This week we've all been awash in articles about how our attention is being destroyed, our brain shrunken, our affections diverted, and all by new media. Really? Oh, come on, everyone! It's time to get over this and think about what we can be doing with the new media that isn't going away. All the hand wringing is getting tiresome. Clay Shirky and Jonah Lerner did a great job entering the fray, with Clay pointing out the speciousness of the "internet makes you dumber" logic and Jonah pointing out the really terrible misuses of neuroscience in the melodramatic "attention shallows" arguments by Nicholas Carr.
Instead of beating that horse, I want to respond to a recent and very interesting blog post on this site by Travis Brown of the University of Texas. He writes about a programmer site called StackOverflow that operates on two basic assumptions:
- Reputation is rigidly formal and quantified.
- Social networks are entirely based on ad-hoc conventions.
Operating from these assumptions StackOverflow offers points and credits and badges for everything you do, so you can soon become a top dog on the site and everyone knows it, even if they do not know your identity. Your identity is defined by your contribution and your accomplishment. That is very much the logic of game mechanics too. You succeed by doing, you are rewarded in the process of doing in very direct ways, assessment is intrinsic to accomplishment, reward is reputational.
Now, let's put that together with the attention distress. Perhaps the real issue isn't that we are distracted but that some forms of new media provide more satisfying ways of giving us feedback on what we do. Watch the television for an hour and you come away with a wasted hour. Play a game or interact on a social networking site for an hour and you might earn a badge, learn a new skill, gain some reputational credit, make contact with an old friend, or make a new friend. The reward is not diverted and extrinsic but immediate and it is tied directly to you, as a person, because of what you do, not because of who you are, what you look like, how much money you make, where you earned a degree or if you earned one, what your job is, and on and on.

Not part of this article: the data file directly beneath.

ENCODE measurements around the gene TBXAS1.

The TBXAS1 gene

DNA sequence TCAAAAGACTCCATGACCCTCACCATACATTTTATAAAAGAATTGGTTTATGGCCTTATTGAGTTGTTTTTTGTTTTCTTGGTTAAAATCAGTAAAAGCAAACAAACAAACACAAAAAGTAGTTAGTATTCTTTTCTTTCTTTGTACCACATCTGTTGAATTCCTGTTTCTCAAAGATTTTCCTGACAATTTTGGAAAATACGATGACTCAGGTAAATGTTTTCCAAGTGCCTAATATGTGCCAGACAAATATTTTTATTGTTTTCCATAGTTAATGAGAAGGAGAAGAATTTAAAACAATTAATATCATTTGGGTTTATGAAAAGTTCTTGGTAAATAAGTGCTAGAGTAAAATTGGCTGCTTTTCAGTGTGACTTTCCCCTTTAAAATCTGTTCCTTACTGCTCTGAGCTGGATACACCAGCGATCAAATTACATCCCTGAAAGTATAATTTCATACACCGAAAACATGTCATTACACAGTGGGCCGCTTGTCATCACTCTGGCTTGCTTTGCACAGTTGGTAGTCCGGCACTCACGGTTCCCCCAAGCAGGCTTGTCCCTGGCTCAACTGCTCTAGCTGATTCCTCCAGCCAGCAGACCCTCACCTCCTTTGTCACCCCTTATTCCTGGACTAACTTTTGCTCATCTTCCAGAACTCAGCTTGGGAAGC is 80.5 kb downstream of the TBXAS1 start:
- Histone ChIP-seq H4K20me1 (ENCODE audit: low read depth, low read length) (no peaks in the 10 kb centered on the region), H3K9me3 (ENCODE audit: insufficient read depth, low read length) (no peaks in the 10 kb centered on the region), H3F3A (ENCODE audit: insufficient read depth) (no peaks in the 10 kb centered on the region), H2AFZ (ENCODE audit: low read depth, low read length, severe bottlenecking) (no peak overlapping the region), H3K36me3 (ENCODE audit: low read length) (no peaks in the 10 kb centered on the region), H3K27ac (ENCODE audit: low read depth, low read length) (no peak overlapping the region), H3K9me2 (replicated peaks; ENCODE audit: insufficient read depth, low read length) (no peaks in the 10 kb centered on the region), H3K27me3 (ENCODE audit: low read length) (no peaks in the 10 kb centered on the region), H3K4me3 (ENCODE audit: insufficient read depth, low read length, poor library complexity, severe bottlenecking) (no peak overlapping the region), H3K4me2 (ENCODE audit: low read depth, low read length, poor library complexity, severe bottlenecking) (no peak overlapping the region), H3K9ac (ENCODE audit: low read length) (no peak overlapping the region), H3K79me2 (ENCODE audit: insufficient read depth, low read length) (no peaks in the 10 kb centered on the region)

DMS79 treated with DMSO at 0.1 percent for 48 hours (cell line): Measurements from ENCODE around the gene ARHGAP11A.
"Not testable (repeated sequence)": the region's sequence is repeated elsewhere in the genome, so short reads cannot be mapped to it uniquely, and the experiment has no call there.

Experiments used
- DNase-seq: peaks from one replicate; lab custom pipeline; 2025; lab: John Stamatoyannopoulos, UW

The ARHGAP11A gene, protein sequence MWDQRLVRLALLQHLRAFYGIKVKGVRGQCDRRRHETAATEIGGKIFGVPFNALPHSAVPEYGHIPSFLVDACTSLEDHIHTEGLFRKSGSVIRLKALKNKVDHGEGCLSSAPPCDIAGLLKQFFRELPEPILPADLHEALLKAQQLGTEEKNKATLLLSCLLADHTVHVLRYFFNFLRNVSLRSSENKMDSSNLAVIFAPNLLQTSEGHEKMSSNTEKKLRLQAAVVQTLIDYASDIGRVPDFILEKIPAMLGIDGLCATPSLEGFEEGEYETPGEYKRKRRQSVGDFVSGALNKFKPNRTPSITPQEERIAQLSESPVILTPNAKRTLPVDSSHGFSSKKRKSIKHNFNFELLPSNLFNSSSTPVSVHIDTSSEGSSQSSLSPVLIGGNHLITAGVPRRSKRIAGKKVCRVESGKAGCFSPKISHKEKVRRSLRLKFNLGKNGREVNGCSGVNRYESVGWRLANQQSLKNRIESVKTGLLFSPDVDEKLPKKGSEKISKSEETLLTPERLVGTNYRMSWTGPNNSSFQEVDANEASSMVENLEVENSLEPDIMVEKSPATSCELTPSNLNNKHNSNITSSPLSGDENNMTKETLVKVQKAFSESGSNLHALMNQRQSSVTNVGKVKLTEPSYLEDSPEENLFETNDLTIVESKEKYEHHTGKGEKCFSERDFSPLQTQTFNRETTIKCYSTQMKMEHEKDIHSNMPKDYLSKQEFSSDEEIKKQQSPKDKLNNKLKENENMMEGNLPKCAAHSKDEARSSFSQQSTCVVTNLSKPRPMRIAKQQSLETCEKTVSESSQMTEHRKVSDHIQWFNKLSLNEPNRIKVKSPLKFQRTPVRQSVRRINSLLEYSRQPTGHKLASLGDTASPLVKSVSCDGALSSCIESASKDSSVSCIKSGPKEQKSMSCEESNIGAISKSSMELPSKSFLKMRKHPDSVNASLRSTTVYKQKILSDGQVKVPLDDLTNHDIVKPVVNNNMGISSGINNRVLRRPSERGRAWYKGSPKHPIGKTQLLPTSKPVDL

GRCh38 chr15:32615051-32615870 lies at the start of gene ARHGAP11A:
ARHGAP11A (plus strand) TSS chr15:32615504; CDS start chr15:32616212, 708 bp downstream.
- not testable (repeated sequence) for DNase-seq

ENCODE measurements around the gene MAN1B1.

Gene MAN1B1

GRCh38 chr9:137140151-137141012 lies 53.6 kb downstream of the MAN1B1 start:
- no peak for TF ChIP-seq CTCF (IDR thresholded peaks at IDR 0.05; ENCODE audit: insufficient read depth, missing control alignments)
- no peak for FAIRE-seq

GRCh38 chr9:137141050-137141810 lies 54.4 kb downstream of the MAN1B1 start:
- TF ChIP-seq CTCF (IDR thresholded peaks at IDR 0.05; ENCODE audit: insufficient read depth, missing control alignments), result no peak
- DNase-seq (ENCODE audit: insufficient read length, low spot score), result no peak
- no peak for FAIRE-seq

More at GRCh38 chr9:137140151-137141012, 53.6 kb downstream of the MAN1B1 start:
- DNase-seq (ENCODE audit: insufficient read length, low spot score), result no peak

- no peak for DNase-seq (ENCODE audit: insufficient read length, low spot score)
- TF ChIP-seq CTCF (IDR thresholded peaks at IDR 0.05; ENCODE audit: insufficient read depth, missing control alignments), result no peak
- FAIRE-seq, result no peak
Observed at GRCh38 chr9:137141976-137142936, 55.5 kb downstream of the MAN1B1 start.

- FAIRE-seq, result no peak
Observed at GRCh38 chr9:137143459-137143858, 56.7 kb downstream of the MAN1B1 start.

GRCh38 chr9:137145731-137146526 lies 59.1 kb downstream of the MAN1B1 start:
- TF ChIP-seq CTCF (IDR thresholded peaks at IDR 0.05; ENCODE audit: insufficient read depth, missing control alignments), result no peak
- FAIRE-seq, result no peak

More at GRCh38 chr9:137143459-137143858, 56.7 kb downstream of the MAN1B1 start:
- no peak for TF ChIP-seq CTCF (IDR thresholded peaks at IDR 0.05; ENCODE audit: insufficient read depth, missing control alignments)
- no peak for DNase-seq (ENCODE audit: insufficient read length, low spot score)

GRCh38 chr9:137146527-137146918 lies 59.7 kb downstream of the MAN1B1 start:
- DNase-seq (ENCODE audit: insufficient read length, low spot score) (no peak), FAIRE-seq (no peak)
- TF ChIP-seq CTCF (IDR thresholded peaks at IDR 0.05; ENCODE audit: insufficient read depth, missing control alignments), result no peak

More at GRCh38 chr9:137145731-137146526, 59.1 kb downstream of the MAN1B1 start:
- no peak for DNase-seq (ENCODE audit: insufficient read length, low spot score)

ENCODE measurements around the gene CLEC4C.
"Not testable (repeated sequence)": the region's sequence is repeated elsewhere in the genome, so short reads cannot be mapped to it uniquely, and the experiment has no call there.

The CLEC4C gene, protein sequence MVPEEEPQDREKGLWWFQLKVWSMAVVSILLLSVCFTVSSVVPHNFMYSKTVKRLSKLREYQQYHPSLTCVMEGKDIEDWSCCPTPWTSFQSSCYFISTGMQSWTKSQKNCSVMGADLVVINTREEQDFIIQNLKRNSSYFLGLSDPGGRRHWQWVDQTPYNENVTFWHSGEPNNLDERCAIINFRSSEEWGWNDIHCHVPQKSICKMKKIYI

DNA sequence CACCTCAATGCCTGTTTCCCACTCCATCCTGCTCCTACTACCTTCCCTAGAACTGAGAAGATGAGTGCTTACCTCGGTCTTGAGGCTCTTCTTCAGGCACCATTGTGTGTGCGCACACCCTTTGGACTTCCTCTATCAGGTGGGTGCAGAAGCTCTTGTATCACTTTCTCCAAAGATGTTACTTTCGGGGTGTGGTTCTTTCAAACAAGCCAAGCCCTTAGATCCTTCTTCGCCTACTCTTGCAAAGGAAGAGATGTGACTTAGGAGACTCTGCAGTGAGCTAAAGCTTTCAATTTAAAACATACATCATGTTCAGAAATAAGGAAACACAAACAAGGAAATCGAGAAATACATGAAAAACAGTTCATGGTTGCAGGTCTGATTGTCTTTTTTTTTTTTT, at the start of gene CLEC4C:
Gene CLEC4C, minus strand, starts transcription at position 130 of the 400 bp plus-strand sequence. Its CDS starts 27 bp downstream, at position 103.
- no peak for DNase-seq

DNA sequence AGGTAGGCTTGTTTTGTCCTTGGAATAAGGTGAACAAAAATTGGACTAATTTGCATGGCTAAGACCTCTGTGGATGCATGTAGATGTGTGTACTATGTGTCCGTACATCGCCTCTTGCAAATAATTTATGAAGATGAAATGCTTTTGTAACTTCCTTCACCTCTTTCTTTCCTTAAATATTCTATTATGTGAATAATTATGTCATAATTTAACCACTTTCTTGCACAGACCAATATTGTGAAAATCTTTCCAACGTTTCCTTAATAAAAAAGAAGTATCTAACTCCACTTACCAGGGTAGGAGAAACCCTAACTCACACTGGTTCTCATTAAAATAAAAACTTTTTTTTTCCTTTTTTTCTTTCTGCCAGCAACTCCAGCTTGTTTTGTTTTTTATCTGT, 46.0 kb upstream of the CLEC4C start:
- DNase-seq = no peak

This is the kind of continuous feedback that a loving parent delivers feedback to an infant, in the moment, nurturant, encouraging, satisfying, immediate, intrinsic to learning and accomplishment, not an add on. It is the ideal form of learning we should be modeling and promoting in all our educational endeavors.
There are many ways to pay attention in a new world of new media. Putting your head in the sand--decrying the present because you want to live in a fantasy-version of a past that never existed--is not one of them.